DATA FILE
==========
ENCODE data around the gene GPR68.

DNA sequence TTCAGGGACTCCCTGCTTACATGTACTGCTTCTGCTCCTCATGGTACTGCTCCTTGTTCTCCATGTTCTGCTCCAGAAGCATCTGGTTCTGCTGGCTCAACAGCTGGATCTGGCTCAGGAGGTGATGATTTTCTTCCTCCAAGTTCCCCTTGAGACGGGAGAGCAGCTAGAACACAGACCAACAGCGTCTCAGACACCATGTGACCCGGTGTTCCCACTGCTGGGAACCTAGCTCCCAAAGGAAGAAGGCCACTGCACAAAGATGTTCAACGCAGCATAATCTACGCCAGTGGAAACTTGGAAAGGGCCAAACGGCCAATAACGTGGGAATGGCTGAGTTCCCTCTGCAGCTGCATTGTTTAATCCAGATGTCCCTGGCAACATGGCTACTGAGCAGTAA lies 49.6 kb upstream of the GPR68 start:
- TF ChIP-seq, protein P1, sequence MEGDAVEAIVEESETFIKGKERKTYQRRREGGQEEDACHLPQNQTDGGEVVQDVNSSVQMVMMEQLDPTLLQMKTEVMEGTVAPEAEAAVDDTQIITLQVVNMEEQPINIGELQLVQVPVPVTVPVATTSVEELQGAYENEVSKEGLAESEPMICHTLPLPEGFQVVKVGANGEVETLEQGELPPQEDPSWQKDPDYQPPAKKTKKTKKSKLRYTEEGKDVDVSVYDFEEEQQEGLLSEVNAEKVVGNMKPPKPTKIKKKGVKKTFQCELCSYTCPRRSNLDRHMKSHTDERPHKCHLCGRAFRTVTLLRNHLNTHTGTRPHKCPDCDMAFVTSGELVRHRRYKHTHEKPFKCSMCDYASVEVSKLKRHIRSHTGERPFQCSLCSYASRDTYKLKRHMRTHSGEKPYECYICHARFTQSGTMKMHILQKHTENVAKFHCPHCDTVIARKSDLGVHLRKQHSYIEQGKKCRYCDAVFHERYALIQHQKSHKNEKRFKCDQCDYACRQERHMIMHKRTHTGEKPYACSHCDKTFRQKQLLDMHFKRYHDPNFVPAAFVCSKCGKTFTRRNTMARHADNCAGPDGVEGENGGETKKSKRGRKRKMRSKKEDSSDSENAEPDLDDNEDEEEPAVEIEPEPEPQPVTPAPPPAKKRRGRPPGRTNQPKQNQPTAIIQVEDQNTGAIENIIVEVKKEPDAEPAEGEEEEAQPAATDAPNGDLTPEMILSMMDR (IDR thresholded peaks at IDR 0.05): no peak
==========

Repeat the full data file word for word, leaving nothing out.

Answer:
ENCODE data around the gene GPR68.

DNA sequence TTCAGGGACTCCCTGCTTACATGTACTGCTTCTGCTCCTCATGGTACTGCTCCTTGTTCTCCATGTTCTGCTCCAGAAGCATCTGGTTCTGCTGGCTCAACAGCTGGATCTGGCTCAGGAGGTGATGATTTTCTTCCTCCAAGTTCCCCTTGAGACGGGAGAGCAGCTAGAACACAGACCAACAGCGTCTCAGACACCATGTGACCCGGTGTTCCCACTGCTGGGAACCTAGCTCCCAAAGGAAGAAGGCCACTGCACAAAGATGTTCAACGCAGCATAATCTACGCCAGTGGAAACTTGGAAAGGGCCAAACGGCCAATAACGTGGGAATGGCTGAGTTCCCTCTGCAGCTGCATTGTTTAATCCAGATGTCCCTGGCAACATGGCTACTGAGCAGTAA lies 49.6 kb upstream of the GPR68 start:
- TF ChIP-seq, protein P1, sequence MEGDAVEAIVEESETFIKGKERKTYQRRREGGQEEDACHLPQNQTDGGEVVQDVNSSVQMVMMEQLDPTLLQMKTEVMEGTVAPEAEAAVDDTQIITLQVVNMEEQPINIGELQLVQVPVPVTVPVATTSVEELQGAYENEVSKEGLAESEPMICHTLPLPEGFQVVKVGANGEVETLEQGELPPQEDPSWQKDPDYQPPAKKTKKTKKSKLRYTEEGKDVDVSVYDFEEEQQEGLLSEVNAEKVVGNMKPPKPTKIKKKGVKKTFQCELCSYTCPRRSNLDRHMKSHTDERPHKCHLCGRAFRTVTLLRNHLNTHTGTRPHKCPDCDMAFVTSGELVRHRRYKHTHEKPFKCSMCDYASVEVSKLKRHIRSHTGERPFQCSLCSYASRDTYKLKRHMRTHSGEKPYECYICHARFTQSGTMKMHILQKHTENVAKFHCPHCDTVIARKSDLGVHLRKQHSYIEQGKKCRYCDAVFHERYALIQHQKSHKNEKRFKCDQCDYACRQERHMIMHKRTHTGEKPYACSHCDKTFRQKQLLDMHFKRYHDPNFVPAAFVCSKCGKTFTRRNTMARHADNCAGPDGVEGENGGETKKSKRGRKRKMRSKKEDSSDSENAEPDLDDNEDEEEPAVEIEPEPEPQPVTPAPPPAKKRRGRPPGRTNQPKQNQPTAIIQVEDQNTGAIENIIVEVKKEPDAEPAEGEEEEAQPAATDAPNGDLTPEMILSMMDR (IDR thresholded peaks at IDR 0.05): no peak